“You move in a different way, you walk a different way. The Bird has to have a little swag.”
It can be said that Matt Johnson has multiple personalities. Every month, there are five or six nights that he transforms into one of the most popular figures in the Baltimore community. When he suits up to entertain Camden Yards, Johnson says he leaves his real identity behind and becomes the Oriole Bird.
“It’s a weird transition to describe. You have to be a little different than your everyday self. But it just came to me naturally,” he says.
The first mascot in his family and without any professional training, Johnson has been working with the Orioles for the past seven seasons. And before that, he was the Maryland Terrapin while attending University of Maryland.
“I was always a big sports fan. I was always upfront in the games, loved being there and loved doing full body paint”, he explains. “I had a theater background also. So I had the performance and the spirit, kind of combined them and got involved in it. Then went from there.”
Johnson heard the Baltimore Orioles were looking for a new mascot through a friend. Excited at the chance, Johnson called and went through the formal interview process before showing off his mascot skills. Out of five or six people, Johnson succeeded and the newest Bird was born.
His duties as the Bird go beyond leading the Orioles chant, shaking his tail on the dugout in the seventh inning stretch and simply entertaining fans with the latest dance trends. There are four Birds in total and while the fans only see one during the game, two are working in order to preserve the other’s energy. As if 81 home games weren’t enough work, the Birds can be found working all around Baltimore.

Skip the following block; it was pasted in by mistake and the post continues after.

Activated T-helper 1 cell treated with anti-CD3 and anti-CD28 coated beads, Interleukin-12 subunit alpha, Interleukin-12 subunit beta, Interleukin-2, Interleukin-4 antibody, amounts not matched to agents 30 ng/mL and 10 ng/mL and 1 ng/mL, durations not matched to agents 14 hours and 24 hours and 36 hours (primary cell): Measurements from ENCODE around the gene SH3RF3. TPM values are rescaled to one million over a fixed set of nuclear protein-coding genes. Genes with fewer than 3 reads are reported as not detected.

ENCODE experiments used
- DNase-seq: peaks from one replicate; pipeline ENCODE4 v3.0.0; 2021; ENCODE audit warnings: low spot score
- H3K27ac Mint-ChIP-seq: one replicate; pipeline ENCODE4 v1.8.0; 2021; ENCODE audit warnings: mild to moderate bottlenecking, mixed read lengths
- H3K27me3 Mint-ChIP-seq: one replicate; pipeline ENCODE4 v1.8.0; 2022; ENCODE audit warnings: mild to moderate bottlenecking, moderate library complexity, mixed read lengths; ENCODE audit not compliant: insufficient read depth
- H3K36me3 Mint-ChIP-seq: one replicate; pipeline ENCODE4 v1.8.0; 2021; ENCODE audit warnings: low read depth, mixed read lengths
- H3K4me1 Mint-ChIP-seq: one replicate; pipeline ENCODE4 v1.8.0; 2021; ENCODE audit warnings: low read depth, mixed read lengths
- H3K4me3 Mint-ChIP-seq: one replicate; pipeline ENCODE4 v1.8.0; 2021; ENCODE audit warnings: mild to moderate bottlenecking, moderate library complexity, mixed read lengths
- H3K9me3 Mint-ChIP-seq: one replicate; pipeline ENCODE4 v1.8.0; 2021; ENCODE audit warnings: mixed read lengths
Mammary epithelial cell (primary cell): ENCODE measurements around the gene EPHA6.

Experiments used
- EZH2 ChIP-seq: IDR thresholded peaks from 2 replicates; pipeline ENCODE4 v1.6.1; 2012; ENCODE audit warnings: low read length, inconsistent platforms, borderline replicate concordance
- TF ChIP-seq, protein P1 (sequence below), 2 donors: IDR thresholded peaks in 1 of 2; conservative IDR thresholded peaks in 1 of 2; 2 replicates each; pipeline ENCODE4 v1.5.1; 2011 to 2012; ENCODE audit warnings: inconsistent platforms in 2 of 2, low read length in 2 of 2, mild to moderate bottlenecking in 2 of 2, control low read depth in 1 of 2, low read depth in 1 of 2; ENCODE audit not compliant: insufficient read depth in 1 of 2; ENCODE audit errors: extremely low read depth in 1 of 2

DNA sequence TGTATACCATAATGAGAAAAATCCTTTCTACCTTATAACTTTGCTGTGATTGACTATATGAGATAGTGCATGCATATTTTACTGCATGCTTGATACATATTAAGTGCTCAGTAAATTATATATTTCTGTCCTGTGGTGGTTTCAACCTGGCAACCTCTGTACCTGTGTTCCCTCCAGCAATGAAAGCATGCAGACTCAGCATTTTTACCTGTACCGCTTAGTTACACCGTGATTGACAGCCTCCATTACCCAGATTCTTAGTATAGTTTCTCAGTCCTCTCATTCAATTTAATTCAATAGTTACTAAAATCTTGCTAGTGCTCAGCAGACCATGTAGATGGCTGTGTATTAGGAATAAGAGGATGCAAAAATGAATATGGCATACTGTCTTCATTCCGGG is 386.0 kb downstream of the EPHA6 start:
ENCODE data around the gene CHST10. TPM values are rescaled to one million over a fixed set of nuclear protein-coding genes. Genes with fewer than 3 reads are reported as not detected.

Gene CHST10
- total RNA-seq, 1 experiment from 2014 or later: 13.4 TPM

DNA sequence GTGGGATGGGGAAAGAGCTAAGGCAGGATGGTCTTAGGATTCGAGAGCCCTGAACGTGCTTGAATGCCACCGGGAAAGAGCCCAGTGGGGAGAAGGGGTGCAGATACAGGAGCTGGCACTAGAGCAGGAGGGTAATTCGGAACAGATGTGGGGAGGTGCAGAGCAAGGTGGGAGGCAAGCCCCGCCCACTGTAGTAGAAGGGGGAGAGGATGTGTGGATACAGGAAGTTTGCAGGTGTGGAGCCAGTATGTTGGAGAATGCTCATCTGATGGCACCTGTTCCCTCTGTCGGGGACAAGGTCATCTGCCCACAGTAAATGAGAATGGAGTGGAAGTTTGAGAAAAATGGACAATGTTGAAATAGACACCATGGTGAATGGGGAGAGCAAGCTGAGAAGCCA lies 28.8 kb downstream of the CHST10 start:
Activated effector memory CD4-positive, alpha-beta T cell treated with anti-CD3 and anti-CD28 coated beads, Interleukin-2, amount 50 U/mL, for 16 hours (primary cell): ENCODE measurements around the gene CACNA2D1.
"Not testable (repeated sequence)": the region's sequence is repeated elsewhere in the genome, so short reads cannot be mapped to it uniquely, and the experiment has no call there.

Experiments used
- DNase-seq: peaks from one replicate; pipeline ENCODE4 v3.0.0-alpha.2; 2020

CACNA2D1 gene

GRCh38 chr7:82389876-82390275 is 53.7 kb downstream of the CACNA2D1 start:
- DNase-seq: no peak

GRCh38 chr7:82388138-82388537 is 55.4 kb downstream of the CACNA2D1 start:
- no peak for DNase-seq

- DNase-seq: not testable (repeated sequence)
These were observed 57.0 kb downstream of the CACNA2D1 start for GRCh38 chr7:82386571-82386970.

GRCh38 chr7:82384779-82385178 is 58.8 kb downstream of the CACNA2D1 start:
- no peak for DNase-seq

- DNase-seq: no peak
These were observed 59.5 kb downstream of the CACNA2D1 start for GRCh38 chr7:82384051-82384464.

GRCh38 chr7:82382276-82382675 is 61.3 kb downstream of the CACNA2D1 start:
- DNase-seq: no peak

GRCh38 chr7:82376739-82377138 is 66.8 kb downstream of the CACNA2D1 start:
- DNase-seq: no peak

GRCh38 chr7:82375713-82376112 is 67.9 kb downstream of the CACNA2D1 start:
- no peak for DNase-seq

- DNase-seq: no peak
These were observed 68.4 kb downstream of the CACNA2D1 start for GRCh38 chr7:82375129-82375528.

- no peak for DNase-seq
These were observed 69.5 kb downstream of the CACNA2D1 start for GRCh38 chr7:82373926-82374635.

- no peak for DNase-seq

“We do a lot of community appearances,” he says. “Anything from birthday parties, weddings, bar mitzvahs, bat mitzvahs, little league events. We go to hospitals to visit with children with disabilities and illnesses.”
Making this job another perfect fit for Johnson. When he isn’t sporting the Bird’s mask, Johnson works at Watkins Mill High School in Germantown, Maryland as a special education para educator. He works one on one with a student suffering from cerebral palsy. With the student every day and all day, Johnson helps him with daily tasks.
“I love it here,” Johnson says. “I work with LFI, learning for independence. We teach social skills and academics.”
Although Johnson loves both careers, it has taken a toll on his home life. Living in Germantown, he is about 45 minutes to an hour away from the ballpark. The commute roundtrip equals about 100 miles and adds two hours to the five or six hours he’s performing.
“It is tough because it’s a seven to eight hour commitment,” he says. “Since it’s at night, it’s after school hours but it is tough with home life, especially with a child one the way. So when I have a little boy here, I’ll be leaving him at night to come and do some of the games.”
It’ll be tough for Johnson, but his years at Camden Yards aren’t over yet.
“With a little boy on the way, a little Orioles fan,” Johnson says. “I think I have to stay in it a bit longer because I think it’d cool to have him have the Oriole Bird as his best friend.”